Maybe we can blame an increasingly polarized political situation in which the other guy is wrong because, well, he's WRONG, okay? He just is. Never has a politician been so anti-American and backwards as this guy! Only fools and monsters would vote for him!––thus distorting our sense of proportion and demonstrating our inability to follow well-reasoned arguments to reasonable conclusions. 

       This is bad for our political climate, bad for our policy-making, bad for our neighborliness, bad for our critical thinking, bad bad bad

       It's bad in the world, but it's far worse when it's in the church. Sermons and blogs and "news" stories in which we underhandedly denigrate believers who believe differently than we do, in which we defame by exaggeration or misrepresentation, in which we thinly veil our slander under the guise of journalism or righteous reformation:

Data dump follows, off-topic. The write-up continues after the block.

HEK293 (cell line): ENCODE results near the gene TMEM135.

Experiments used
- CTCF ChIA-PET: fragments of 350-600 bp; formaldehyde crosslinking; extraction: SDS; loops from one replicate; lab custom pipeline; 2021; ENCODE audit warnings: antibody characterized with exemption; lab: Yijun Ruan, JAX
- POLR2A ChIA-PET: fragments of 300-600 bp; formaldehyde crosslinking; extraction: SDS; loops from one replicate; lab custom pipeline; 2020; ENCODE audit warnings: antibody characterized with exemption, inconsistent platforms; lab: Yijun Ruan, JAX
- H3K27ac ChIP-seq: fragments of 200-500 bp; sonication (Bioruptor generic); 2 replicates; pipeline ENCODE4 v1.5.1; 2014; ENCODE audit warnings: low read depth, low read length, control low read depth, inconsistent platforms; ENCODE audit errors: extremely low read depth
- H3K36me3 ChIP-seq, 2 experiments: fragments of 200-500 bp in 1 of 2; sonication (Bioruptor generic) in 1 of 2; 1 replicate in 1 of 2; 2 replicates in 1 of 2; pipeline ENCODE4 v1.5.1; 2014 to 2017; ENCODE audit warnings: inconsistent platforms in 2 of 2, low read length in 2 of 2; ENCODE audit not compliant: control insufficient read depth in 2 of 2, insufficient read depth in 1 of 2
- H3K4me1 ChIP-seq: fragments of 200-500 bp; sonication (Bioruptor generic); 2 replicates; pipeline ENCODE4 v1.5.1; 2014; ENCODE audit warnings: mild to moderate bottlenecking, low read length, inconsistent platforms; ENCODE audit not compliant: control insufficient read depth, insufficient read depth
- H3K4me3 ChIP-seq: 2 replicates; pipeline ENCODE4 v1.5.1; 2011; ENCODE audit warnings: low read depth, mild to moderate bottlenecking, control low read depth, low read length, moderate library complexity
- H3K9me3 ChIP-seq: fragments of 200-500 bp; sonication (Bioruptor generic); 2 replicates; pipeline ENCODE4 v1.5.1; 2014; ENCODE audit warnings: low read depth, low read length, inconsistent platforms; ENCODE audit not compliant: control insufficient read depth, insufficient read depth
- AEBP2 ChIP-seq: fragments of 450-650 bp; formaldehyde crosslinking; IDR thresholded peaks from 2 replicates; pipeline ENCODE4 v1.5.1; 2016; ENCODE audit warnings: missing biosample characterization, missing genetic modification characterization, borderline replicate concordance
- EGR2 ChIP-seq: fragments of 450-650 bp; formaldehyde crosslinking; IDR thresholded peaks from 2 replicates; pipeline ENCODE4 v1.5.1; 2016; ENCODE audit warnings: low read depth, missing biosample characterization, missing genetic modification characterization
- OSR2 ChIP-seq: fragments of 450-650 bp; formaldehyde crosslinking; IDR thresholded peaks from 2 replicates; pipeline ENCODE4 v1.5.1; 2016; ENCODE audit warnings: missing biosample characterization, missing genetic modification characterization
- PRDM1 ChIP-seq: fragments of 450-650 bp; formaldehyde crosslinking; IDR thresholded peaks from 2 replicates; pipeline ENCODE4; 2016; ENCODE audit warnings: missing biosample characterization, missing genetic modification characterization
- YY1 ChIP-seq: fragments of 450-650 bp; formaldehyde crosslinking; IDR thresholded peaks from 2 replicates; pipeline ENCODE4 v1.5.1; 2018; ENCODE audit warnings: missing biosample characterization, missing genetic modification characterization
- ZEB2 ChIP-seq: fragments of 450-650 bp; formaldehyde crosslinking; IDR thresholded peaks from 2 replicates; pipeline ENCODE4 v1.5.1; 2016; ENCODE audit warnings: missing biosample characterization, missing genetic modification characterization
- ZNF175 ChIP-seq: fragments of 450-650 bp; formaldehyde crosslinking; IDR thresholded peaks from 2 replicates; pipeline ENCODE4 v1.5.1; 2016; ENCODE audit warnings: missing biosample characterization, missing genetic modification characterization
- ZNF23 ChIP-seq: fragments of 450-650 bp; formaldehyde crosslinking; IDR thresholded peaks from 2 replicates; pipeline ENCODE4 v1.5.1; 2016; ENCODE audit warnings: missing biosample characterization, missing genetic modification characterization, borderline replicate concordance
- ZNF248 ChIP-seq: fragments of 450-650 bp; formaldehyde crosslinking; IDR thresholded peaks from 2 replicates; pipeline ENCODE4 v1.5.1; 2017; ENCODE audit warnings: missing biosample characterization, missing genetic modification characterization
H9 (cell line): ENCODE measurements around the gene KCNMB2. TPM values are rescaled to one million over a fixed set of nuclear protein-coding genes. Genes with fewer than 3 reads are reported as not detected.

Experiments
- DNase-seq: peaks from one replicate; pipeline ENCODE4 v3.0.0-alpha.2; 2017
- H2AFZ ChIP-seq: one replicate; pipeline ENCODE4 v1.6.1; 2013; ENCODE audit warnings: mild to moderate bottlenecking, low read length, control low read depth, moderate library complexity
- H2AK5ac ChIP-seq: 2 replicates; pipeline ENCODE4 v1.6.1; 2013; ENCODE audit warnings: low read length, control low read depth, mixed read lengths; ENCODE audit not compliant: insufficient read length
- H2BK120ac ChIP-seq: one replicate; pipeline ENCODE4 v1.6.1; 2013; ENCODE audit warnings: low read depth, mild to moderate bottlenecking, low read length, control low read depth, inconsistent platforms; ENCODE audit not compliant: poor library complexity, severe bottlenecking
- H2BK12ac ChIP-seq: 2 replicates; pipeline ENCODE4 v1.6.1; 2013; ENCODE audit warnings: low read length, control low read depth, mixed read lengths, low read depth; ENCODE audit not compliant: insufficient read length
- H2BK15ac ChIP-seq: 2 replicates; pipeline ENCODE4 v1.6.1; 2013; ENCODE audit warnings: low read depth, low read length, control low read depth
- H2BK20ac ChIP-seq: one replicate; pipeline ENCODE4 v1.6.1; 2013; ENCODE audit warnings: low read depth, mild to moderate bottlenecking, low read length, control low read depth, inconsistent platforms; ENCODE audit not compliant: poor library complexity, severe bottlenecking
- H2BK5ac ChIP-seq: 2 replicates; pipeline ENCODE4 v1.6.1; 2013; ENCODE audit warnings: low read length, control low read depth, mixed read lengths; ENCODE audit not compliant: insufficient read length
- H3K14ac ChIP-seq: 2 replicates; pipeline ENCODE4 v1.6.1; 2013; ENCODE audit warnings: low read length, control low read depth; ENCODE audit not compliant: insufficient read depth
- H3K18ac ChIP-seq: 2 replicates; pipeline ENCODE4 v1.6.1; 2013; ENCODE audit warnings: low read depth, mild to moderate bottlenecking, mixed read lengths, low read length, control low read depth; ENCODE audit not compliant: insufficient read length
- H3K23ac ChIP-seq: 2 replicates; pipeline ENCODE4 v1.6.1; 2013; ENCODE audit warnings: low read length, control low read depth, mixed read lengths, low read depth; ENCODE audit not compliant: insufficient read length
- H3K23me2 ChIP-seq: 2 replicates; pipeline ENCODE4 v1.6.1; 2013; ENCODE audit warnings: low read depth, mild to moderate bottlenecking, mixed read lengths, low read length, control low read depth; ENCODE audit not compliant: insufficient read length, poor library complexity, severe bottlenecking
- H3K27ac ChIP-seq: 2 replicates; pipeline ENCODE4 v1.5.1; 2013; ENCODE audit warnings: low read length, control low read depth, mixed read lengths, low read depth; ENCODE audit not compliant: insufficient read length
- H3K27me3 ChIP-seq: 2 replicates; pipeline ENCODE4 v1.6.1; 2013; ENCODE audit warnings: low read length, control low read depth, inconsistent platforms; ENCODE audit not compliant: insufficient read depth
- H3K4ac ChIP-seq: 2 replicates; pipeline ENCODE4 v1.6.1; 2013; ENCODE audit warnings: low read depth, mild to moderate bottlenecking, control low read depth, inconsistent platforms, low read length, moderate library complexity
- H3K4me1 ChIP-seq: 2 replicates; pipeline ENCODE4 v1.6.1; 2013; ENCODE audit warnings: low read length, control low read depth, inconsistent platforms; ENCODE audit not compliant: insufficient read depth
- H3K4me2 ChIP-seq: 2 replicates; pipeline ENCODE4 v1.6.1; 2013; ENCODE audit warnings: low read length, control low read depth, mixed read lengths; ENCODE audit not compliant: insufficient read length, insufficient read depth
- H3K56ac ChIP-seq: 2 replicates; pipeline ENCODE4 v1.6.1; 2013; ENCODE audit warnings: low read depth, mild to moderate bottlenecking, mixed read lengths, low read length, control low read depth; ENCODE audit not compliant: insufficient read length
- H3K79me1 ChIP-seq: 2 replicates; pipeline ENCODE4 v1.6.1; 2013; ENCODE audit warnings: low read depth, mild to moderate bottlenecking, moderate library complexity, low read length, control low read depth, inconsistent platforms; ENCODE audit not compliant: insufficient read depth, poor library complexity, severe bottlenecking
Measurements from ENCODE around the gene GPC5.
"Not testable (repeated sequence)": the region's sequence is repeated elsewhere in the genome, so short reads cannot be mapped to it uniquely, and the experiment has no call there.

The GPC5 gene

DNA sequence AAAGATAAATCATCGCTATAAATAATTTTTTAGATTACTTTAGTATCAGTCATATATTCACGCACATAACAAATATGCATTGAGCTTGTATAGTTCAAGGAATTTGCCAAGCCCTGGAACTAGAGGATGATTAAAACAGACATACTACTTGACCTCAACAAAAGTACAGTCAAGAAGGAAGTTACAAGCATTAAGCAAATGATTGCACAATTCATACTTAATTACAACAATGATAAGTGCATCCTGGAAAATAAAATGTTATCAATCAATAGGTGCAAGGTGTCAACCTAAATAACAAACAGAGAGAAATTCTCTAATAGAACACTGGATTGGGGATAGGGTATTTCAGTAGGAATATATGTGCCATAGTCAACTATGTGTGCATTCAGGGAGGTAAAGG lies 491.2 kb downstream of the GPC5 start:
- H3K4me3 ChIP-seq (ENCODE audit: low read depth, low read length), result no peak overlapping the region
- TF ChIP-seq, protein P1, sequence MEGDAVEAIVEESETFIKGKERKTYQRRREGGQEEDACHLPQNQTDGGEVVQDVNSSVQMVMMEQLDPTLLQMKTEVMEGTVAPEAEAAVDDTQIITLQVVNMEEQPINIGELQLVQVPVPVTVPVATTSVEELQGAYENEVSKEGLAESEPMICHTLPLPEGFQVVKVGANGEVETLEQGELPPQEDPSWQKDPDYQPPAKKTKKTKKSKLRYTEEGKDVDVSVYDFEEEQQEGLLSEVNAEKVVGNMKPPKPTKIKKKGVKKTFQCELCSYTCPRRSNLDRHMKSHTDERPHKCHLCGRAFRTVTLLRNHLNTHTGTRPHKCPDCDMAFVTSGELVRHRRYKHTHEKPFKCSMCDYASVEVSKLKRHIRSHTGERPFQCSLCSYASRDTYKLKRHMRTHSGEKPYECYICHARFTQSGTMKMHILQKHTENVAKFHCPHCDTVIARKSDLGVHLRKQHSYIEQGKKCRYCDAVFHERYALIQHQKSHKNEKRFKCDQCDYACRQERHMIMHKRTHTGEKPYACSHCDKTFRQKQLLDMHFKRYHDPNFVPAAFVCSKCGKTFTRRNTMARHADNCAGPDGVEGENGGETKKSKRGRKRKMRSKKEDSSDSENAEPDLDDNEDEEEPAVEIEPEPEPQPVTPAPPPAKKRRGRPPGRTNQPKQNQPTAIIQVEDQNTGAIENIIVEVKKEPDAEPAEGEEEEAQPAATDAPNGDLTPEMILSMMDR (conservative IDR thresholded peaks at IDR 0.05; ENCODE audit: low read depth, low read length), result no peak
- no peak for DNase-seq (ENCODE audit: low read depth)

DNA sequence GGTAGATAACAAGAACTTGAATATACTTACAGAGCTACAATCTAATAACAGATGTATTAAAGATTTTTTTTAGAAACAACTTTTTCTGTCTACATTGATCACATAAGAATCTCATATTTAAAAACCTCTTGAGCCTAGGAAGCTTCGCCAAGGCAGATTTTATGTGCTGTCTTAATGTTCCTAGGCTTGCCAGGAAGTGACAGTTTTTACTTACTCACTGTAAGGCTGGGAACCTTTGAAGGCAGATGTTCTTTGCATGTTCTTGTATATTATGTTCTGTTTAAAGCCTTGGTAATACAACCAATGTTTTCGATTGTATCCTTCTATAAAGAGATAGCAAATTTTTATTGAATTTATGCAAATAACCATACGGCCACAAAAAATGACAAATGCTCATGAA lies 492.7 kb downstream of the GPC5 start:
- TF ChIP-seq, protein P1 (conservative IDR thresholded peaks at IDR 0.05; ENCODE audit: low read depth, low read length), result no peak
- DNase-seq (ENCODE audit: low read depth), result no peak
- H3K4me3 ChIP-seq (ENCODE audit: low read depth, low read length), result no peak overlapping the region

this is the body of Christ eating itself, one bloody bite at a time. 

The Father, Son, and Spirit weep at the sight of these things.

Again, you have heard that it was said to those of ancient times,  "You shall not swear falsely, but carry out the vows you have made to the Lord." But I say to you, Do not swear at all, either by heaven, for it is the throne of God, or by earth, for it is his footstool, or by Jerusalem, for it is the city of the great King.  And do not swear by your head, for you cannot make one hair white or black.  
Let your word be "Yes, Yes," or "No, No"; anything more than this comes from the evil one. [matthew 5:33-37, nrsv]